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For us, the job of the modern technical artist is to take subjective feedback and turn it into technical improvements.

I’m myself software developer so I’m very deep in algorithms.

In my opinion, cycles should aim realism. Replicating that cornell box, adding some chrome sphere and all surfaces measured. Ground truth is measured reality, not “cinematic”. I also understand when certain level of realism is achieved, it can be optimized for performance, keeping same level of quality but using tricks that human eye can’t see. It should be also useful for work.

So when we got realistic output, we can also tune shader to get some intended artistic look.

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I feel you, and agree to a point.

I definitely thing ground truth reality is the best baseline, and using scientific principles to rigorously define that baseline is a good approach. But we are still artists, and sometimes I just want to have a metal material that is kinda rough without looking up NK values and surface finishing specifications.

At the end of the day, whatever rendering model you are using is just a model and is subject to all of it’s shortcomings. reducing those shortcomings is a noble goal, but there are limitations to the science that we can do. What’s the IOR of garbage juice dripping out of a dumpster? There is no scientific answer to that. It’s a complex material and it would be expensive to rigorously define it, and if someone through a bunch of rotten oranges in that dumpster the science is completely different than if the dumpster was full of rainwater and old chow mein.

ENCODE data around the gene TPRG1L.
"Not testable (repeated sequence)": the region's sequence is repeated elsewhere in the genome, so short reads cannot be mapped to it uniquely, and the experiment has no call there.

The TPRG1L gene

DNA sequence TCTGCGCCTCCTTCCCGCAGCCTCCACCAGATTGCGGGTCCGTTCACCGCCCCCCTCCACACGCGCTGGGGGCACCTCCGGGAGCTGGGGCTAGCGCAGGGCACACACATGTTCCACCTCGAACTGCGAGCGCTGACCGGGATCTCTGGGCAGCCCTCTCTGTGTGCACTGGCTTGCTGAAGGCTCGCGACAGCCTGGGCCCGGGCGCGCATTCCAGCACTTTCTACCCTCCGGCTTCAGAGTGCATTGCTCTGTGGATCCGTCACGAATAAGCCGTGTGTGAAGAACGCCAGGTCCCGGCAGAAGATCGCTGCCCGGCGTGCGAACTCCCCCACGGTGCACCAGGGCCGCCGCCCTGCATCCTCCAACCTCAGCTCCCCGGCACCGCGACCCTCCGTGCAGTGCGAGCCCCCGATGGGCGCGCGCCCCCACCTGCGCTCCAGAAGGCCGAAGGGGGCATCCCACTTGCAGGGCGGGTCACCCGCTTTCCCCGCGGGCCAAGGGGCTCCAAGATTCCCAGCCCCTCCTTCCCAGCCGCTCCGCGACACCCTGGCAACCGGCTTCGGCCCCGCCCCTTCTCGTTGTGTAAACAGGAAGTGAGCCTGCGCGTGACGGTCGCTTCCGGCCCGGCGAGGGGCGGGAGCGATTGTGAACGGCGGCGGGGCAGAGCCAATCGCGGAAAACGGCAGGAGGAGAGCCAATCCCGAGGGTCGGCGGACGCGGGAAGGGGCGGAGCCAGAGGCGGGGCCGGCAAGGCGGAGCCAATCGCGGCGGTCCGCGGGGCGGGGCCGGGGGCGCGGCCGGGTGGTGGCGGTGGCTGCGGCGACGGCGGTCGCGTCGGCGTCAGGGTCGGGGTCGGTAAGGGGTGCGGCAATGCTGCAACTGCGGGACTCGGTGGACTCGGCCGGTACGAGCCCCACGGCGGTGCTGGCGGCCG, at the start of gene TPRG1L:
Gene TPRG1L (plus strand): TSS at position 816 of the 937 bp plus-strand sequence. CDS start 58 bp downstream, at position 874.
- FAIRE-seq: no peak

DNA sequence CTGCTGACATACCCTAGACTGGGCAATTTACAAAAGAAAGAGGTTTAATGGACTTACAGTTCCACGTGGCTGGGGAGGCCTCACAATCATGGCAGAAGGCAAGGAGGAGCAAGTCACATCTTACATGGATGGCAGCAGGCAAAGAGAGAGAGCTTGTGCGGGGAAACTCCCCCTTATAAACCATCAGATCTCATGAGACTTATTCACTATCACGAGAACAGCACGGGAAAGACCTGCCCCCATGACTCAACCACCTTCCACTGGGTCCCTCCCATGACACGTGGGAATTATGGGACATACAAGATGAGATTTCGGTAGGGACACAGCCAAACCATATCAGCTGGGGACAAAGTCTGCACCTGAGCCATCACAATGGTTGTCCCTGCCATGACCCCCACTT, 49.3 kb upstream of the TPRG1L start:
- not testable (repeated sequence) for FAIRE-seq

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What’s the IOR of garbage juice dripping out of a dumpster?

About ~1.42. If it is water, it is 1.33 but it can be also high as 1.47. It varies and depends on wavelength, so accurate modelling requires spectral rendering and diffraction but in Cycles and similar renders it good to take average IOR at 555nm and use that as base, and calculate specular from IOR is 0.376511

There is no scientific answer to that.

That interesting juice is usually cellular fluid from decaying organic garbage, it is measured and it varies, depending what proteins there are.

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And there’s the rub. The point I was making is that those variations have a significant effect and those variations are where the scientific method might leave you lacking, so you’d need to approximate based on the hard science and your innate artistic sense of what looks right.

I’m reminded of the spherical cow:

Milk production at a dairy farm was low, so the farmer wrote to the local university, asking for help from academia. A multidisciplinary team of professors was assembled, headed by a theoretical physicist, and two weeks of intensive on-site investigation took place. The scholars then returned to the university, notebooks crammed with data, where the task of writing the report was left to the team leader. Shortly thereafter the physicist returned to the farm, saying to the farmer, “I have the solution, but it works only in the case of spherical cows in a vacuum.”

from https://en.wikipedia.org/wiki/Spherical_cow

The real world doesn’t fit nicely into our models. and the tools we use as artists need to have both the realistic underpinnings based on science, and easy + flexible tools to tweak them so that it looks right.